When I got there, there were several other people sitting around in a circle. Talking, and joking around. I said my hello's and found a place to sit. Before long, Black Eagle came up to us and began talking about the procedures of what was to follow.
We sat around the fire and listened to his words. He spoke about the Lakota people and then proceeded to perform the appropriate ritual. We were then told to enter the dome. I stood at the door to the dome, and as instructed from Black Eagle, said the required rite of entrance. Mitakuye Oyasin, I whispered to myself as I entered, All my relations. I went inside the small dome shaped structure and sat down where I was told to. One by one we entered the dome and sat in place. By the time the door flaps were closed, there were 32 of us in there including Black Eagle.
He explained to us that once the ceremony began, there was no leaving. If we felt nauseous or like we might pass out from the heat, we were to stick our heads out of the side flaps for a few moments, but not to leave. He told us he would explain to us what was happening as he went.
He began the ritual with prayers and incantations to the Elders and Grandparents of generations passed. He called the rock bearer to begin bringing in the Grandparents, one at a time as he requested.
One by one, Robbie began bringing them in. Large, round shaped rocks that had been sitting at the bottom of a large bonfire outside the dome for several hours, getting hotter and hotter. And one by one, Black Eagle would take them from him and place them in the middle of the circle. Each one that came in, he prayed over. Sometimes he added water to them creating a heavy mist within the tent, sometimes he sprinkled herbs over them first.
It grew hotter and hotter in the dome with each sprinkle of water. I'd been in many saunas in my life, but this was at least two or three times hotter. It was so hot that I thought my skin was burning away from my bones.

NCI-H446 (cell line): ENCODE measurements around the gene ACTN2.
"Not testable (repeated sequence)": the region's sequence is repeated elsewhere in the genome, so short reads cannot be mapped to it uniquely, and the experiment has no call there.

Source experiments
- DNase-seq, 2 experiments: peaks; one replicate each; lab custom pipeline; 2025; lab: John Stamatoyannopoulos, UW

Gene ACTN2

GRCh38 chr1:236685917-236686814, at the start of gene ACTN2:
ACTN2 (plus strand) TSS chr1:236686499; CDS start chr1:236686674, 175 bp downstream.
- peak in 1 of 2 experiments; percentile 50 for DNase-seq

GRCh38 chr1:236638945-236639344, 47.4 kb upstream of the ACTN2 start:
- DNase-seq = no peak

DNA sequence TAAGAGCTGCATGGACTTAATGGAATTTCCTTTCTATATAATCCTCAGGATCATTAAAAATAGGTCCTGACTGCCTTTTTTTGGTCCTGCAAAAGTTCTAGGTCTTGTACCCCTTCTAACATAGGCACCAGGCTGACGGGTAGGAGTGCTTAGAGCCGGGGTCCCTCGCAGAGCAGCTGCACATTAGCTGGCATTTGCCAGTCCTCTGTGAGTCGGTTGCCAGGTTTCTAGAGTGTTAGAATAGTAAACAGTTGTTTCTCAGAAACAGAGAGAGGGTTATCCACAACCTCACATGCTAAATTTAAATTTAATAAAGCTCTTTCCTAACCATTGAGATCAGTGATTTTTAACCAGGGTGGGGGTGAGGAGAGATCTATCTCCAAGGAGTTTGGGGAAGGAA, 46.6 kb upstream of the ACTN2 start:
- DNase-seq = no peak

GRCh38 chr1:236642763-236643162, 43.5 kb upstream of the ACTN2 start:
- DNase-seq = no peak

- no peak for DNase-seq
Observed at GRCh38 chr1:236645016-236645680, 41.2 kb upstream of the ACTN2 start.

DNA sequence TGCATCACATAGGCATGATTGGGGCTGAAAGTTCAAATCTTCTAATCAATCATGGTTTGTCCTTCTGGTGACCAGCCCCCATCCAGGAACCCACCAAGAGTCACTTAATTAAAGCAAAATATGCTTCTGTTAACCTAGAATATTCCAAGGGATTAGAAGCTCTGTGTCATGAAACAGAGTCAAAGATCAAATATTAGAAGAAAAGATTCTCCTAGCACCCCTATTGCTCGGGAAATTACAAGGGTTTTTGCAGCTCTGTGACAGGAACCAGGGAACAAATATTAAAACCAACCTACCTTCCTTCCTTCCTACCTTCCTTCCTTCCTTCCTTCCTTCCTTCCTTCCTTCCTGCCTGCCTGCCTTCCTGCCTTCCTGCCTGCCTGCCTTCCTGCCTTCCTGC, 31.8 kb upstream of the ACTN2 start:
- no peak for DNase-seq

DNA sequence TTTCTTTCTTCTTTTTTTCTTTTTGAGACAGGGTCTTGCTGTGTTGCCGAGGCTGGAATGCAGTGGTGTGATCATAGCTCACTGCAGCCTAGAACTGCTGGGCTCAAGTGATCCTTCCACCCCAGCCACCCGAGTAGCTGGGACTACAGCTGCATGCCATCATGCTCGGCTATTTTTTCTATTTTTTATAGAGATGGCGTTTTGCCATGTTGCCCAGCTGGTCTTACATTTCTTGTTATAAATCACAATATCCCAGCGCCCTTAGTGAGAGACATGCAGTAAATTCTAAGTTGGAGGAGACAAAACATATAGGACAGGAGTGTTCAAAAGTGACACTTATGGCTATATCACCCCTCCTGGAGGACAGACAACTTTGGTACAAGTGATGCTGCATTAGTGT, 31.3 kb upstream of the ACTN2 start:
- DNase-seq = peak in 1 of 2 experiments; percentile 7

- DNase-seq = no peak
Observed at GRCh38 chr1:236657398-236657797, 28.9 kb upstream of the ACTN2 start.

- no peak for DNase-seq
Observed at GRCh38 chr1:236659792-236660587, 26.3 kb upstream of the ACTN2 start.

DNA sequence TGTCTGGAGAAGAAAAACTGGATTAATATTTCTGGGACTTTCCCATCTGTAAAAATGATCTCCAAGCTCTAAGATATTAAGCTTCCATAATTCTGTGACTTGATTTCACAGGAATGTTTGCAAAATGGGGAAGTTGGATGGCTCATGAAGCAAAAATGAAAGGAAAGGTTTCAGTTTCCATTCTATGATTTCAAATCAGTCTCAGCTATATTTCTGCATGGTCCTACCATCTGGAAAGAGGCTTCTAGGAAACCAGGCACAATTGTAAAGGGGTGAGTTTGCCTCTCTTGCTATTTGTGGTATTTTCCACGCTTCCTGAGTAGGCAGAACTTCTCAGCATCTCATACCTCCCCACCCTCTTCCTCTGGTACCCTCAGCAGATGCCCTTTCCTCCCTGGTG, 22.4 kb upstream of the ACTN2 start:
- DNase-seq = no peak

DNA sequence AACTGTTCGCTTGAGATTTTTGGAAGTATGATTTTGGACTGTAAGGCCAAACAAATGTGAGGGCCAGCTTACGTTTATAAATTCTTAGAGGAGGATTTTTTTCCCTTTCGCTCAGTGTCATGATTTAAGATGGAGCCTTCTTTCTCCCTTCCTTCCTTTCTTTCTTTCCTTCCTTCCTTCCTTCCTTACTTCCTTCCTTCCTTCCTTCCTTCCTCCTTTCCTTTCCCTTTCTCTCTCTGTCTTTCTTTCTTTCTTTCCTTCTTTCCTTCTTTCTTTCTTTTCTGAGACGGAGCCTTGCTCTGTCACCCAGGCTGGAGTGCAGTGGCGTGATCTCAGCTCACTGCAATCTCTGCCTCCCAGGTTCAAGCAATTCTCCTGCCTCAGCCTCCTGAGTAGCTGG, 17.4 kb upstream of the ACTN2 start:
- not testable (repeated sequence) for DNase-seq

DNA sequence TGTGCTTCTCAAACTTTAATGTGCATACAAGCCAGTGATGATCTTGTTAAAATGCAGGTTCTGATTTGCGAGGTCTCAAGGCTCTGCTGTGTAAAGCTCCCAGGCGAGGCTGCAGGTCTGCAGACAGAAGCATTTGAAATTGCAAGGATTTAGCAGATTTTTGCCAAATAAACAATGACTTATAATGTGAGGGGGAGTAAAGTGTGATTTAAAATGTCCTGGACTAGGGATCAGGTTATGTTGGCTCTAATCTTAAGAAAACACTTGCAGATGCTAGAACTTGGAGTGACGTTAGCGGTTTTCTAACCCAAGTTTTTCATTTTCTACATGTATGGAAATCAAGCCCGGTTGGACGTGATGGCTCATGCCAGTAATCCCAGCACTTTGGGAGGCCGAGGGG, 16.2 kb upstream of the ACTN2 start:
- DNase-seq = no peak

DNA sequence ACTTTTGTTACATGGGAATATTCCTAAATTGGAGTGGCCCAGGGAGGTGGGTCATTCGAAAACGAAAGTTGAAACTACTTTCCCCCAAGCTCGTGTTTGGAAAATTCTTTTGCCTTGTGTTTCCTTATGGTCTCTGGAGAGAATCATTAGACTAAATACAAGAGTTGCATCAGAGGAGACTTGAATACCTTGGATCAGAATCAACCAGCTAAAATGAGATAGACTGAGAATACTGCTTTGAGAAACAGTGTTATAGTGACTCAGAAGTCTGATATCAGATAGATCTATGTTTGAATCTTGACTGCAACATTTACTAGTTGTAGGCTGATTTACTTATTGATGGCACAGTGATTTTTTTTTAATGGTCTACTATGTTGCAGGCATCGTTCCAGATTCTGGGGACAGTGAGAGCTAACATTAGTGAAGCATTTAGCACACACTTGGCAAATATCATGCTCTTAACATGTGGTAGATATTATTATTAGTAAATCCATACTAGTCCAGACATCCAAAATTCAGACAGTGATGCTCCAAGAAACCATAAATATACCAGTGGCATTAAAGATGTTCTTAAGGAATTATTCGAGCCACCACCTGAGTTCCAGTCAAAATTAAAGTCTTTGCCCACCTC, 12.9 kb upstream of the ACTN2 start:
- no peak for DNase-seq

Black Eagle talked in a language I didn't know then told us to communicate to whatever God we believed in and ask for forgiveness of our sins. To speak these sins and fears out loud, to tell the Grandparents our deepest phobias, and our most sought after desires. We were told to give in to the heat. To embrace it and become one with it.
The heat seemed to just keep rising, I thought I was going to pass out. Many people do pass out in Sweats, many have visions. What seemed like hours, and which, in reality, turned out to be about fourty-five minutes, passed, and the Sweat was over. Black Eagle said the final prayers of thanks to the Grandparents, and one by one we left the tent, as we'd come in.
The cool September air struck my half naked body fiercely. But it was so invigorating. I breathed the sweet, pristine air, filling my lungs with it's coolness. One by one we took icy cold showers and got dressed. The Sweat was over. I felt so alive, so keen. Everything was crisp. Clear.
I hadn't had any visions of the sort, but an overwhelming sense of what I can only describe as stillness overtook me, and left me feeling quite alive and, surprisingly, happy.
We talked the whole way home. As if we'd all just had our no-name brand batteries secretly switched to the Energizer like in those commercials. Everything seemed so alive to me as I looked at the trees and plants along the side of the highway. So alive, they almost seemed to vibrate with vitality. I took my glasses off and realized that I didn't even need them.
The feeling stayed with me for days. I would strongly reccomend a Sweat to anyone who has the opportunity to do it. You won't regret it.